Management and Outcome for XLP1
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Management and Outcome for XLP1

A study published in 2011 has shed light on the management and outcome for boys with XLP1.

Our understanding of the survival of boys with XLP1 is based on information collected over 15 years ago, before we could diagnose XLP1 accurately using genetic techniques and more importantly before better treatments for the symptoms of XLP1 were available. Over the last couple of years we have collected information from 91 patients from 64 families around the world to help us understand how patients present with their disease and what happens to boys once they are diagnosed. We only included information on patients who had their XLP1 diagnosis confirmed by genetic testing.

Improved survival rates.

Similar to previous reports we found no relationship between a patients’ genetic make up and their symptoms. In fact, within the same family we saw different symptoms and many patients had one symptom to begin with then developed other ones too. A symptom called HLH (haemophagocytic lymphohistiocytosis) and severe glandular fever were the commonest ways for boys with XLP to present (40% of cases) and still the most devastating. HLH occurs when the immune system becomes overactive and certain immune cells called histiocytes multiply and cause inflammation and organ damage. Over half of all XLP1 patients had problems with recurrent infections and antibody levels (dysgammaglobulinaemia) at some point in their illness. Nearly a quarter of boys suffered from lymphoma and survival after lymphoma had improved from 65% to 92%. We also found that more patients were being diagnosed through family history than before. EBV is often associated with triggering symptoms in XLP1 patients and we found that 65% of people had EBV at diagnosis but this did not affect their outcome. This is important because although XLP1 has always been strongly associated with EBV, this study shows that this is not always the case. Overall survival for boys with XLP1 has significantly improved from 25% in previous reports to 71% in this series.

Stem cell transplants—effects of complications & survival rates.

HLH is a very serious problem in XLP and from our data we found that patients who received a stem cell transplant after HLH had a 50% chance of surviving, but patients who didn’t have a transplant only had an 18% chance of surviving. We looked at patients who had a stem cell transplant between 1997 and 2009 and overall their survival was 81%. We looked at many different factors we thought might influence the outcome of transplant such as conditioning regime and the type of donor but the only thing we found that significantly affect- ed the outcome was having HLH before transplant. We did not see many complications of transplant; half of those who received a trans- plant got graft versus host disease but for most of them it was mild and did not last long.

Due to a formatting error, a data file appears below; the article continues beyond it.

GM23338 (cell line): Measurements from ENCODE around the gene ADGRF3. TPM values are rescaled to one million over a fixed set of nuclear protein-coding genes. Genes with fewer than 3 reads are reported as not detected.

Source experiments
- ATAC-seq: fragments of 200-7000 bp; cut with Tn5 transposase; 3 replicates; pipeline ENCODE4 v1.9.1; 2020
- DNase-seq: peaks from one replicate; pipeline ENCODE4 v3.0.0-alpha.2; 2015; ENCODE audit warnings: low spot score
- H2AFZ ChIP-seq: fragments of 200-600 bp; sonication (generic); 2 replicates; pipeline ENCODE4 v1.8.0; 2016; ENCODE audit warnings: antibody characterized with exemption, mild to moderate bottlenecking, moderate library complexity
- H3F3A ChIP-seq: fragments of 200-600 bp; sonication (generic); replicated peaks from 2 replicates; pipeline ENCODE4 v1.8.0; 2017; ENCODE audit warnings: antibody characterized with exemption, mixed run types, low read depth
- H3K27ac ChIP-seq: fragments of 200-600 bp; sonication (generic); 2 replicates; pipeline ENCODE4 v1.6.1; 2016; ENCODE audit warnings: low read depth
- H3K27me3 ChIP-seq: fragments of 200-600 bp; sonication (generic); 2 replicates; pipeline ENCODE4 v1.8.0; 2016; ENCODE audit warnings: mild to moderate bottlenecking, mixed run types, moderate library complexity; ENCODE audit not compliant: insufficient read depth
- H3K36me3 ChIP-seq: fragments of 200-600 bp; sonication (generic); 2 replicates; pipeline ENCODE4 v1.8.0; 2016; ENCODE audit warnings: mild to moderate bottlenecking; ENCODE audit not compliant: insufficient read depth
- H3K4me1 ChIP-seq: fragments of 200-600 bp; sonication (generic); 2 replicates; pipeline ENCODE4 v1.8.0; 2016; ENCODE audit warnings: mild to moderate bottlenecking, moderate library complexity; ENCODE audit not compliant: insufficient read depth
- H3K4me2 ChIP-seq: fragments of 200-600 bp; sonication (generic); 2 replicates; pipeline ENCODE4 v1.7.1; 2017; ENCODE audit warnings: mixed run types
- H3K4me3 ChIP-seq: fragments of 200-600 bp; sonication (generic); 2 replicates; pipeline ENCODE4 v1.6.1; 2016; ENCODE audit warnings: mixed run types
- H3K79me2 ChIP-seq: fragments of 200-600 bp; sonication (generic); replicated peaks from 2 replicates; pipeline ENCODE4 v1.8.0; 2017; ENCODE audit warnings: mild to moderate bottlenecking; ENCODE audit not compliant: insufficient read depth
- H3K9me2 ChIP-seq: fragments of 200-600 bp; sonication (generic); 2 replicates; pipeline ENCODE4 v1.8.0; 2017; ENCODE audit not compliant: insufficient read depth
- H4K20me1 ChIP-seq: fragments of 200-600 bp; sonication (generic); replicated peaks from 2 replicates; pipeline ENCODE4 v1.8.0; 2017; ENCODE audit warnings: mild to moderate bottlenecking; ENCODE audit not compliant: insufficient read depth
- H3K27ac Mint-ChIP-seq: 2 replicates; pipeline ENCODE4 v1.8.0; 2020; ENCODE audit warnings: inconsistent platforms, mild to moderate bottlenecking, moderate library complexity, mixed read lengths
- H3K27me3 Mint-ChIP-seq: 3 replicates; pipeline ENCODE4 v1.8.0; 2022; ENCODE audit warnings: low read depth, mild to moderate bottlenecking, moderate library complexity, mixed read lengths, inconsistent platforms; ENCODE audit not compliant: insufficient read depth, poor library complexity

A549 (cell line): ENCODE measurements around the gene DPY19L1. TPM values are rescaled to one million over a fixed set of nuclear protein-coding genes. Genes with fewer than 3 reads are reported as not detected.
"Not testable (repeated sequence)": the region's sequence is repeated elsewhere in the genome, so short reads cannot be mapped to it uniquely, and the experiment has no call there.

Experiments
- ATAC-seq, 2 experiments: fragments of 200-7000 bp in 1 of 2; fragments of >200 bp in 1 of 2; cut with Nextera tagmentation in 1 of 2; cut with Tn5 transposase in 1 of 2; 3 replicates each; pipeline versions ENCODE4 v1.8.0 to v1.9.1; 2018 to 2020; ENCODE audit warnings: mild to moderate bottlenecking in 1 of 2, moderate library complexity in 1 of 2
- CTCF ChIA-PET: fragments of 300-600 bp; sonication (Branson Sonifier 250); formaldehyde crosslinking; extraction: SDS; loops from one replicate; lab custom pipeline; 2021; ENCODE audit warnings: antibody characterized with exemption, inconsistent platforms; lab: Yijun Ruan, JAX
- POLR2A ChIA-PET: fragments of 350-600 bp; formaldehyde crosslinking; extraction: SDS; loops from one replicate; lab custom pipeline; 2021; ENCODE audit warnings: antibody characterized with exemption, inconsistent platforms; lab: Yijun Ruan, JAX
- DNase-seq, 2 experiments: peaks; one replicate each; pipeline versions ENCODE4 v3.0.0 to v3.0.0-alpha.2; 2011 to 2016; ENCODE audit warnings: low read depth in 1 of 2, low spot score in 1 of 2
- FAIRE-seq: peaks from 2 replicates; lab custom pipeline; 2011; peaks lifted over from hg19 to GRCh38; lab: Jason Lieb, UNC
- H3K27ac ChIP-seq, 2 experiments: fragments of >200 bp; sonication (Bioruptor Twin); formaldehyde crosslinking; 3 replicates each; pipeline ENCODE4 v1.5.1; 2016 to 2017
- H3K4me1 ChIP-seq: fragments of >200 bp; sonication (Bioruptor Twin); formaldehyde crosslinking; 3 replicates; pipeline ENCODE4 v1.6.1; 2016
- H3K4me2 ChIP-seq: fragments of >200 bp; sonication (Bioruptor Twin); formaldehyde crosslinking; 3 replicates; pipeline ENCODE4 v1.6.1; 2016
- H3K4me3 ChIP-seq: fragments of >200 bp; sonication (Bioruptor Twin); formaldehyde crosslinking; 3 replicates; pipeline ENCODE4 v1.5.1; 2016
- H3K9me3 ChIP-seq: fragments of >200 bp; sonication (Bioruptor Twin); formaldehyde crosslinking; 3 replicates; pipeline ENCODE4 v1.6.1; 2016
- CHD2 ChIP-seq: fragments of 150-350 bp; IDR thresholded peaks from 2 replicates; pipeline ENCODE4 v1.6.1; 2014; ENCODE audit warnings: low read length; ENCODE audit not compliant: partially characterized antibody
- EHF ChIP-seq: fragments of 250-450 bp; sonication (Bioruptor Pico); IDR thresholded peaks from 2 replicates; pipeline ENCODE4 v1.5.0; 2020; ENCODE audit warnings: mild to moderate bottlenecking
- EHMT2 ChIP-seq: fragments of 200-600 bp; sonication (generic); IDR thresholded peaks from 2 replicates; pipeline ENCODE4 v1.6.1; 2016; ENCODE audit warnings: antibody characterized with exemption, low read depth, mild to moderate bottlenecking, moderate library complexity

63% of patients who did not have a stem cell transplant survived but those that presented with HLH did much worse with only 18% surviving. 70% of these untransplanted patients receive replacement immunoglobulin and not many had complications from their disease.


So, the survival for boys with XLP1 has really improved. It is still very difficult to decide whether someone should have a stem cell transplant or not as we cannot predict who will get HLH, the most lethal symptom of XLP. We have found that survival after transplant is really good but we have also found that patients with HLH do very badly if they do not have a transplant. Every case and family is different so we cannot say what will work best for everyone but on the whole we would recommend that all patients with HLH have a transplant. It is more difficult to weigh up the risks and benefits for patients with other symptoms but it is very important that all patients are monitored closely for any changes in their disease.


First Published January 2011.


Dr Claire Booth - Clinical Research Fellow and Prof Bobby Gaspar - Professor of Paediatrics and Immunology, Consultant in Paediatric Immunology. Molecular Immunology Unit, UCL Institute of Child Health and Great Ormond Street Hospital NHS Trust


This fact sheet is designed for educational purposes only and is not intended to serve as medical advice. The information provided here should not be used for diagnosing or treating a health problem or disease. It is not a substitute for professional care.


We are very grateful to Dr. Booth and Prof. Gaspar for preparing this summary document for us.

Full paper

This summary came out of a paper published in the medical journal ‘Blood’ in January 2011. The full article can be downloaded here.

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XLP Research Trust - Update on management and outcome of XLP1